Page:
A number of Ontario cases have led to serious periods of incarceration for individuals who have refused to comply with “orders to pay” issued by the Ministry of Labour. These persons were either the employer directly or directors of the relevant companies.

The Precedent Cases

In 2013 Peter Check was sent to prison for 90 days and ordered to pay a $15,000 fine due to his failure to pay student lifeguards approximately $70,000. His pattern was to close the business by the end of the summer season and claim he was financially insolvent.

Similarly, Steven Bondin was sentenced to 90 days in jail and also ordered to pay $280,000 in wages and fines. Blondin was a director of six Ontario companies and avoided payment of wages for 61 employees of these companies. The Ministry issued 113 orders to pay, none of which received compliance.

In August of 2018, the director of a restaurant chain was also ordered to serve 90 days in jail for unpaid wages. Yuk Ellen Pun was also fined $900,000 for failing to comply with an earlier order to pay wages. The relevant companies she controlled owed 68 employees $676,000 in salary, overtime, vacation, public holiday pay and termination sums.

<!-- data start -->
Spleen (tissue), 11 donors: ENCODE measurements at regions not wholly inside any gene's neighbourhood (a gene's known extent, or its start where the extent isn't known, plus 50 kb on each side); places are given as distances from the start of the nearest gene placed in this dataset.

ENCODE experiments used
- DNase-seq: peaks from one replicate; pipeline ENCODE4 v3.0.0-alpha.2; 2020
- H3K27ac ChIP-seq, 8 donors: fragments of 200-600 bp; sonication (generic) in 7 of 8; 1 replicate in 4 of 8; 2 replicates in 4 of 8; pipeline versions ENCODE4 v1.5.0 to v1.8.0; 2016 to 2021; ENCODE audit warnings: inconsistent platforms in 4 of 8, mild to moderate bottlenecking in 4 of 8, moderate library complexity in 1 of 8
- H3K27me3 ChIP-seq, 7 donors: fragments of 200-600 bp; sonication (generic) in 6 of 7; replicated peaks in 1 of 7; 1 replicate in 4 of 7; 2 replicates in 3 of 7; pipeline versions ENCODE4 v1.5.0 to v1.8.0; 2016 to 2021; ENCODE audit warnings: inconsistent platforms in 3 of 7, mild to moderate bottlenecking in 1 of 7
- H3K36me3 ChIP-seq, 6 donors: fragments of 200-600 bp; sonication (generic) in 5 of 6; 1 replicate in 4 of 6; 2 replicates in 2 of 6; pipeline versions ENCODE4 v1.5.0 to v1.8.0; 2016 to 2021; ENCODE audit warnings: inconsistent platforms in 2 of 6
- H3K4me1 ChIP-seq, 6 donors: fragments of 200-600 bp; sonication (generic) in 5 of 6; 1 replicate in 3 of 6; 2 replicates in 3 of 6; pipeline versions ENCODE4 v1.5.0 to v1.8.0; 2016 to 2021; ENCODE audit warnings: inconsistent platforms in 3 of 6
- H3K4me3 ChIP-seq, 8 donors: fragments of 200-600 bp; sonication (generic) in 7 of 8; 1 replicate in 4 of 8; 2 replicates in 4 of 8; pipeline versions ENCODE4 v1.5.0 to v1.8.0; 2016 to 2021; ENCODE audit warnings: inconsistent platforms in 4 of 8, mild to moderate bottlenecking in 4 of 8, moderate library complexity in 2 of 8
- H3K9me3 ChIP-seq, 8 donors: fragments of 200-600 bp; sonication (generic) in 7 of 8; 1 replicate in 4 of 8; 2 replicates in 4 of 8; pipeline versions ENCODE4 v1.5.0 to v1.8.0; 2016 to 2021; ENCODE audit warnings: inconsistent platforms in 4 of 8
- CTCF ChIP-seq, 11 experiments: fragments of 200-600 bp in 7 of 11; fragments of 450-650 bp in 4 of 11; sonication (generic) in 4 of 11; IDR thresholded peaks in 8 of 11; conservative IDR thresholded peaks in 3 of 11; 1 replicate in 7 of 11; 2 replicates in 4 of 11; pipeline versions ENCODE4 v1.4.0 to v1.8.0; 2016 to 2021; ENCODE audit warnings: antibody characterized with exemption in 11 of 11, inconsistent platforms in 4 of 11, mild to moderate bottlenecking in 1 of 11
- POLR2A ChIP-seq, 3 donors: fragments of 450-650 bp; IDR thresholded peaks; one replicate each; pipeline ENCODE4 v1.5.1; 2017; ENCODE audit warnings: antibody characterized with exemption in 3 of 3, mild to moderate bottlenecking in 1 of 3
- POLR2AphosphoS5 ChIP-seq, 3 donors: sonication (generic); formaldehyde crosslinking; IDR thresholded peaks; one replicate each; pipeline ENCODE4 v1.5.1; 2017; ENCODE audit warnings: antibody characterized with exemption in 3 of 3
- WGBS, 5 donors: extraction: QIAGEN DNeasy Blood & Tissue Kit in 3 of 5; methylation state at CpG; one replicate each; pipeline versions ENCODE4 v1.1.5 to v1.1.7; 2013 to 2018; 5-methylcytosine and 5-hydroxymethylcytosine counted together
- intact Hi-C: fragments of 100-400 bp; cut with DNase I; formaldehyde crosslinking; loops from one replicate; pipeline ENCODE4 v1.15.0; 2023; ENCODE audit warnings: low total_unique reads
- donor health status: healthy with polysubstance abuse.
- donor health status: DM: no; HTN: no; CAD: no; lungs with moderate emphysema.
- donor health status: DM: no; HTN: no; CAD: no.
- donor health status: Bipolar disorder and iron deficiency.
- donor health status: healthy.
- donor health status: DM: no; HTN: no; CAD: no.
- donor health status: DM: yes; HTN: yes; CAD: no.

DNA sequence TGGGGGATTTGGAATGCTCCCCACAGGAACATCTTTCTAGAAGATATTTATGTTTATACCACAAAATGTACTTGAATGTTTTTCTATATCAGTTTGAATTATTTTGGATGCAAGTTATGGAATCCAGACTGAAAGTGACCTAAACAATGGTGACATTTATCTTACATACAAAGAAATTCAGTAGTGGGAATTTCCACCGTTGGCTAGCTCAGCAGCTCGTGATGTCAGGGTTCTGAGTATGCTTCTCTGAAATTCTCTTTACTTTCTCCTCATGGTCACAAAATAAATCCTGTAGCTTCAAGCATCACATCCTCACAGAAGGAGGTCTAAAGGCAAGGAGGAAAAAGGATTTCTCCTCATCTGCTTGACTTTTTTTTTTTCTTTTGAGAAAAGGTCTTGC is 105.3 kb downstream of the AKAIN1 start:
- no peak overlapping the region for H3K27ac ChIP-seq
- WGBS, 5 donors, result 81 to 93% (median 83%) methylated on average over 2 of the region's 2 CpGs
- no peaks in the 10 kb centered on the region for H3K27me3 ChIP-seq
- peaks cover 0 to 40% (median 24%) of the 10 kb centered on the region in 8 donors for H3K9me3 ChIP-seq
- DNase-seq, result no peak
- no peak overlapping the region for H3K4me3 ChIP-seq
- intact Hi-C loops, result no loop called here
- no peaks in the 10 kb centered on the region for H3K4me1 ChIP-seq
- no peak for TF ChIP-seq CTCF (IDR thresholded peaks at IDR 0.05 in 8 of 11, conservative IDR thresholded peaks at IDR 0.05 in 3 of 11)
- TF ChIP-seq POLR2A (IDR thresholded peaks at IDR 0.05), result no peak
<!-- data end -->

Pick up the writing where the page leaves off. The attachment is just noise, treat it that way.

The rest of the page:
In each instance, these persons unsuccessfully pleaded insolvency. Prison time is sought infrequently but it is certainly a remedy available to the Ministry under section 132 of the Employment Standards Act.

Employers’ View

This is clearly a serious issue for employers and employees alike. A person in a senior position should never countenance the failure to pay wages and certainly cannot be cavalier about an order to pay issued by the Ministry.

Employees’ View

If you are an employee who has not been paid, you should seek legal advice immediately to determine if a Ministry of Labour complaint or other strategy is right for you.  The prospect of facing an order to pay can lead to immediate action. You will also be protected from any retaliatory discipline.

Get Advice and Know Your Rights

This issue is serious business. Get Advice. For advice on all employment law matters, contact the offices of Toronto employment lawyers Grosman Gale Fletcher Hopkins. We regularly advise workplace parties on a wide range of legal workplace issues. Contact us online or by phone at 416-364-9599 to schedule a consultation.